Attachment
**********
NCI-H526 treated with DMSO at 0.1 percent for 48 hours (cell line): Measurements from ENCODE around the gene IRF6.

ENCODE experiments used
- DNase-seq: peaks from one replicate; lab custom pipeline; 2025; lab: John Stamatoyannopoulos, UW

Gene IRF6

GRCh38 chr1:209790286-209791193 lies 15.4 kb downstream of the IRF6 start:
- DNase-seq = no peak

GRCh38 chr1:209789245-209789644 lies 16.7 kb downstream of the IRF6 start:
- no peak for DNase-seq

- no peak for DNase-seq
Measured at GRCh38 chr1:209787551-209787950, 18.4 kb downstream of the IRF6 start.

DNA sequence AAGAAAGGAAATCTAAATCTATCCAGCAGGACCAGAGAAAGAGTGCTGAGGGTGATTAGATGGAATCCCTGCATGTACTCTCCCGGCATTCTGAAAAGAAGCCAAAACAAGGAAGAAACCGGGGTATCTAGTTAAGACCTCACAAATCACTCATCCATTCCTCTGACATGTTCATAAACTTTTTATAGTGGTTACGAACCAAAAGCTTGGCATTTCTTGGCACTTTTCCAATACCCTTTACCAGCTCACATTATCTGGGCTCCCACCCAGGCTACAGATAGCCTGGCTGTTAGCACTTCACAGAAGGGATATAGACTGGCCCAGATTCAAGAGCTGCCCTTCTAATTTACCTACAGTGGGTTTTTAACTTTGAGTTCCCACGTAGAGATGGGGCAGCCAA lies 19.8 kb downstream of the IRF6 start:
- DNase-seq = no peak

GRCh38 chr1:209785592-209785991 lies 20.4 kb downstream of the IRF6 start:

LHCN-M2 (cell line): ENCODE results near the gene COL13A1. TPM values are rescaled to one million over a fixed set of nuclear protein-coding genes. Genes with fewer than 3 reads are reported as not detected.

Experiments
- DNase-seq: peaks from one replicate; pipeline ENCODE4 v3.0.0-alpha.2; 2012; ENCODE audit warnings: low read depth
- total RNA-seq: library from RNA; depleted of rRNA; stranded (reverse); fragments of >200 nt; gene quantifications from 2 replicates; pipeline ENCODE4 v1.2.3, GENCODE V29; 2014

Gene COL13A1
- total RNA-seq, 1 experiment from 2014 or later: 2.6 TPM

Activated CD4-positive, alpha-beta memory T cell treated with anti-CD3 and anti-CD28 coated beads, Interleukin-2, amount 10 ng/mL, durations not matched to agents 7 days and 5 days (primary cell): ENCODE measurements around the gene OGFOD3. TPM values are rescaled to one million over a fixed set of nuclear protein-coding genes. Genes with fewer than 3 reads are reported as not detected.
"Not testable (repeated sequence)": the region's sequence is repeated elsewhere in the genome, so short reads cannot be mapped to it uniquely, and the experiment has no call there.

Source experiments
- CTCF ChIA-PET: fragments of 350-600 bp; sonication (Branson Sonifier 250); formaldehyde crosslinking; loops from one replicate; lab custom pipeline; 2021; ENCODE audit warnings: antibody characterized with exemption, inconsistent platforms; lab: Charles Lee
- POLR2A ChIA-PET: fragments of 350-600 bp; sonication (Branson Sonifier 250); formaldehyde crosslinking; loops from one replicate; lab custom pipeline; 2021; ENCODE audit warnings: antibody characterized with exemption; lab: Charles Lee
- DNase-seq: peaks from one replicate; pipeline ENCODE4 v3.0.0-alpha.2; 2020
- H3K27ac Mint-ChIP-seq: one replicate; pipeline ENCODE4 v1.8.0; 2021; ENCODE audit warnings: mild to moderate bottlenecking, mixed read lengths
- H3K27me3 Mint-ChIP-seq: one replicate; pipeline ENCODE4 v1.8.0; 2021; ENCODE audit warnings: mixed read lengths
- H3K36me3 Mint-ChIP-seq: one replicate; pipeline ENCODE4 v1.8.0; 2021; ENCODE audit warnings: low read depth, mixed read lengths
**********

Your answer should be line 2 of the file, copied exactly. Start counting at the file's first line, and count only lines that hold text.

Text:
ENCODE experiments used